Arts Council England Free Reads Scheme

Arts Council England Free Reads Scheme

“I found [my TLC reader’s] feedback incredibly useful and so insightful- it has made me feel excited to write again after seeing someone (especially a REAL WRITER) engage with my work so thoroughly.”

Free Reads recipient 2014

What is the Free Read Scheme and how does it work?

In 2001 TLC received its first sum of ongoing core funding from Arts Council England. This enabled the provision of bursaried manuscript assessments for talented writers on low income. The scheme is known as ‘The Free Read Scheme’ and offers access to TLC’s core services to writers who under normal circumstances might not be able to afford them. Free Reads are selected by a range of literature development bodies coming from as wide a spread across the UK as possible. There are currently seventeen regional literature organisations benefitting from the Free Reads Scheme. We work with partners who are proven to work well, but will also from time to time open the process up to include new partners and ensure the best possible national spread.

The Free Reads scheme runs on the financial year (April-April). Each regional writing organisation arranges its selection of submissions through writing competitions, open submissions or individual systems that work for their areas, so application guidelines will vary, though eligibility criteria remain the same: the scheme is for low-income writers, writing in English (fiction/ non-fiction/ short stories/ poetry/ scripts/ screenplays/ radio plays), who are resident in England. Deadlines and submissions processes vary, so please contact your regional writing partner before sending your submission. Please read all information here carefully, including what a TLC Manuscript Assessment is. If you have any questions about the scheme in general please contact TLC on info@literaryconsultancy.co.uk. Please DO NOT send your application to us directly.

Am I eligible?

The Free Reads scheme is for low-income writers resident in England, writing in English, who would not be able to afford TLC’s commercial fees (the commercial service is open to all), and prioritises those from marginalised backgrounds (BAME, disabled, LGBTQ and other under-represented groups). If you are not sure what low-income means, the Citizens Advice Bureau has some useful guidelines here, and there are some helpful calculations here to show how these margins are measured by the Government. If you are a full-time student or pensioner, or in receipt of Jobseekers’ Allowance, Disability Benefits, Income Support, or Working Tax Credits, you are eligible to apply. You may also submit HMRC self-assessment paperwork to show you are low-earning if you are a freelancer and not in receipt of income support. If none of these apply but you feel you are still eligible, you may be asked to submit a signed declaration outlining your circumstances. It is a necessary requirement of our funding paperwork that we show we are serving those most in need, so there is some paperwork to fill out, however we do not wish this to be a barrier, so if at any stage you have any issues with the application process, please get in touch with TLC directly on info@literaryconsultancy.co.uk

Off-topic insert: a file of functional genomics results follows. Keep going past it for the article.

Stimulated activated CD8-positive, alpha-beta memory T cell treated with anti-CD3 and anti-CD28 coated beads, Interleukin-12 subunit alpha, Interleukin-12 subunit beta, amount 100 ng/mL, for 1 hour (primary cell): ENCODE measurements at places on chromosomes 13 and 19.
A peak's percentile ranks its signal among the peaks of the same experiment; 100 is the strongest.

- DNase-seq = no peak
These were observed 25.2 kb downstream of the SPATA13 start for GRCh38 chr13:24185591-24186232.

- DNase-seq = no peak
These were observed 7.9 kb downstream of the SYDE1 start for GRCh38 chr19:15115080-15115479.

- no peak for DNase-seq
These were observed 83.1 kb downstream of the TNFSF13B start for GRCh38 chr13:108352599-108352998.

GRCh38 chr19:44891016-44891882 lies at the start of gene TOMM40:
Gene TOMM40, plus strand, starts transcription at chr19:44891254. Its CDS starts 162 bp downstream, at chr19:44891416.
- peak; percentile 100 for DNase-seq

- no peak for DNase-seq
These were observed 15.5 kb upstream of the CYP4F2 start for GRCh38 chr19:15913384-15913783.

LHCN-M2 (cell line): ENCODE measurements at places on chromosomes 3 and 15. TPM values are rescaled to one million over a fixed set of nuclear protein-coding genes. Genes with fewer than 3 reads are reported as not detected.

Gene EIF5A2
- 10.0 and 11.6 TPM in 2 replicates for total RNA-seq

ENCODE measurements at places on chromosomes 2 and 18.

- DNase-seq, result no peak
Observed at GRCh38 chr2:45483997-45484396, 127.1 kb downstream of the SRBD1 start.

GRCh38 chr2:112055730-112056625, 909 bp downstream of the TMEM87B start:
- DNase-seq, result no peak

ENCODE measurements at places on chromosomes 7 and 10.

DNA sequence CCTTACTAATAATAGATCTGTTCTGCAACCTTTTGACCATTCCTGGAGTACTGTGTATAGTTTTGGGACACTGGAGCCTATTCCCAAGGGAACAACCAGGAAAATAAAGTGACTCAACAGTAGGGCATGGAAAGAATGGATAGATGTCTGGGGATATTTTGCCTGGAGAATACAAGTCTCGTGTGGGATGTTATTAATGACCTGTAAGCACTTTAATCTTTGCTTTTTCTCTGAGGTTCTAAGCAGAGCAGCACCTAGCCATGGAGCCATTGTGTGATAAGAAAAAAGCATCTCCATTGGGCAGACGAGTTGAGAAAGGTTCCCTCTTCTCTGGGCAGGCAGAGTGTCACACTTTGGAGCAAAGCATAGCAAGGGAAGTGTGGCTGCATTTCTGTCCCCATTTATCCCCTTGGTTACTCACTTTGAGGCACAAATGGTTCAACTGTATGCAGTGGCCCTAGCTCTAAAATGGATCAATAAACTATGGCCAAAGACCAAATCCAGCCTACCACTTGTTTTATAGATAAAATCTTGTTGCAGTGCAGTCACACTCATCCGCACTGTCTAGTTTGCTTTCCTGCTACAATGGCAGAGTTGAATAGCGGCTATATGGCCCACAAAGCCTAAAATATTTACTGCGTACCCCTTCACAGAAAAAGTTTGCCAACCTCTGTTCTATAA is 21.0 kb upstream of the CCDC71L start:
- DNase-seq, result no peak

Submission rules and guidelines
How do I apply?

Quality Writing For All Campaign 2015-2018

The Literary Consultancy is dePrintlighted to announce that we are among the 9% of National Portfolio Organisations to have been granted an uplift in funding from Arts Council England for the period 2015-2018, during which time we will be expanding our offer of free manuscript assessment, mentoring and events to talented, low-income writers, with a focus on reaching writers from a diverse range of backgrounds. For the Quality Writing For All campaign, we will be working toward promoting TLC’s role in supporting quality writing across the literary community through events, discussion, and widening the reach of our services.

We will be working with award-winning PR company FMcM, in particular focusing on supporting talented, low-income writers from BAME and disabled communities. This work will include improving access to professional services to these writers, and championing their work where appropriate, via showcases, events (for which we have a £2,500 access bursary to allow writers to travel to the Free Word Centre for TLC events), and talent management support from our in-house team for those whose work our readers identify as having real commercial potential. We will also be working with new diversity-focussed partners from 2015 as announced at our launch event on June 16th 2015 which featured performer, writer and disability arts activist Penny Pepper alongside Peepal Tree Press Associate Editor Jacob Ross, and novelist Liam Brown (Legend Press), whose work was critiqued by TLC through the Free Read scheme and whose TLC Writers’ Showcase can be found here, with a little information about his experience of the Free Read scheme.

We will continue to work closely with our twelve existing Free Read partner organisations, with whom we are proud to collaborate. We are also pleased to have confirmed new partnerships with five diversity-focussed partners for 2016. Information and a map showing where these organisations are in operation, with links to their websites to find out more about their work, can be found below. The Quality Writing for All campaign was featured in The Bookseller here.

Sponsorship 2018-2022